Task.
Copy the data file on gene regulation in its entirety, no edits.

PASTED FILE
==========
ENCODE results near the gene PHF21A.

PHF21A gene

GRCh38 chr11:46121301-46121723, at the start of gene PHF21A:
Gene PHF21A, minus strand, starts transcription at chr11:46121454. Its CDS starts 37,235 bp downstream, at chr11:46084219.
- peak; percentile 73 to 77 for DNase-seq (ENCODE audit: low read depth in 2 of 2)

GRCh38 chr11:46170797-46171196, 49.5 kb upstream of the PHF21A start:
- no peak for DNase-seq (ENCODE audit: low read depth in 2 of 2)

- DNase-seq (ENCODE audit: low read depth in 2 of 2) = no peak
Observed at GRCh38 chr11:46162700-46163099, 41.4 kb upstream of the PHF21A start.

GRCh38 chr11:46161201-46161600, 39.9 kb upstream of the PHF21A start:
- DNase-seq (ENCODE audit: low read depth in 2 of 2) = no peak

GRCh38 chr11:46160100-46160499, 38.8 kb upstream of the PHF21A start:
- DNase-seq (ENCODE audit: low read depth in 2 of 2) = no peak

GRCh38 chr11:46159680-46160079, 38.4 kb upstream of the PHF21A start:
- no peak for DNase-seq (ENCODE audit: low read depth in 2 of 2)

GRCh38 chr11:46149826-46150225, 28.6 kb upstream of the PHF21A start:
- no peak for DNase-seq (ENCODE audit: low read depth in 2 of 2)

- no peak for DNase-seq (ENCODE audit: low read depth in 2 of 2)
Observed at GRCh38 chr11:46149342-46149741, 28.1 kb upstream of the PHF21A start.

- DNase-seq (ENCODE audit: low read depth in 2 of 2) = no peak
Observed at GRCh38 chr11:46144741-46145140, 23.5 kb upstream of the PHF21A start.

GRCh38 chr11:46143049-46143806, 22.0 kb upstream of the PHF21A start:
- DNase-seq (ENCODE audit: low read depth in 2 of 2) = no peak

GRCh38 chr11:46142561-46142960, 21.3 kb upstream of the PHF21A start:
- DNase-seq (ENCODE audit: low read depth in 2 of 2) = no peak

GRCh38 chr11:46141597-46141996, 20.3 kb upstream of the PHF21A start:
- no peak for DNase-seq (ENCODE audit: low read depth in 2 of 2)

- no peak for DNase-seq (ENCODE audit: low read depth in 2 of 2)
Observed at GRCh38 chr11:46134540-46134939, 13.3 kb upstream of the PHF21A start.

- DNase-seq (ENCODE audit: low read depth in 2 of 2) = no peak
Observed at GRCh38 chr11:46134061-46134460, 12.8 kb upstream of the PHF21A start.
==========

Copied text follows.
ENCODE results near the gene PHF21A.

PHF21A gene

GRCh38 chr11:46121301-46121723, at the start of gene PHF21A:
Gene PHF21A, minus strand, starts transcription at chr11:46121454. Its CDS starts 37,235 bp downstream, at chr11:46084219.
- peak; percentile 73 to 77 for DNase-seq (ENCODE audit: low read depth in 2 of 2)

GRCh38 chr11:46170797-46171196, 49.5 kb upstream of the PHF21A start:
- no peak for DNase-seq (ENCODE audit: low read depth in 2 of 2)

- DNase-seq (ENCODE audit: low read depth in 2 of 2) = no peak
Observed at GRCh38 chr11:46162700-46163099, 41.4 kb upstream of the PHF21A start.

GRCh38 chr11:46161201-46161600, 39.9 kb upstream of the PHF21A start:
- DNase-seq (ENCODE audit: low read depth in 2 of 2) = no peak

GRCh38 chr11:46160100-46160499, 38.8 kb upstream of the PHF21A start:
- DNase-seq (ENCODE audit: low read depth in 2 of 2) = no peak

GRCh38 chr11:46159680-46160079, 38.4 kb upstream of the PHF21A start:
- no peak for DNase-seq (ENCODE audit: low read depth in 2 of 2)

GRCh38 chr11:46149826-46150225, 28.6 kb upstream of the PHF21A start:
- no peak for DNase-seq (ENCODE audit: low read depth in 2 of 2)

- no peak for DNase-seq (ENCODE audit: low read depth in 2 of 2)
Observed at GRCh38 chr11:46149342-46149741, 28.1 kb upstream of the PHF21A start.

- DNase-seq (ENCODE audit: low read depth in 2 of 2) = no peak
Observed at GRCh38 chr11:46144741-46145140, 23.5 kb upstream of the PHF21A start.

GRCh38 chr11:46143049-46143806, 22.0 kb upstream of the PHF21A start:
- DNase-seq (ENCODE audit: low read depth in 2 of 2) = no peak

GRCh38 chr11:46142561-46142960, 21.3 kb upstream of the PHF21A start:
- DNase-seq (ENCODE audit: low read depth in 2 of 2) = no peak

GRCh38 chr11:46141597-46141996, 20.3 kb upstream of the PHF21A start:
- no peak for DNase-seq (ENCODE audit: low read depth in 2 of 2)

- no peak for DNase-seq (ENCODE audit: low read depth in 2 of 2)
Observed at GRCh38 chr11:46134540-46134939, 13.3 kb upstream of the PHF21A start.

- DNase-seq (ENCODE audit: low read depth in 2 of 2) = no peak
Observed at GRCh38 chr11:46134061-46134460, 12.8 kb upstream of the PHF21A start.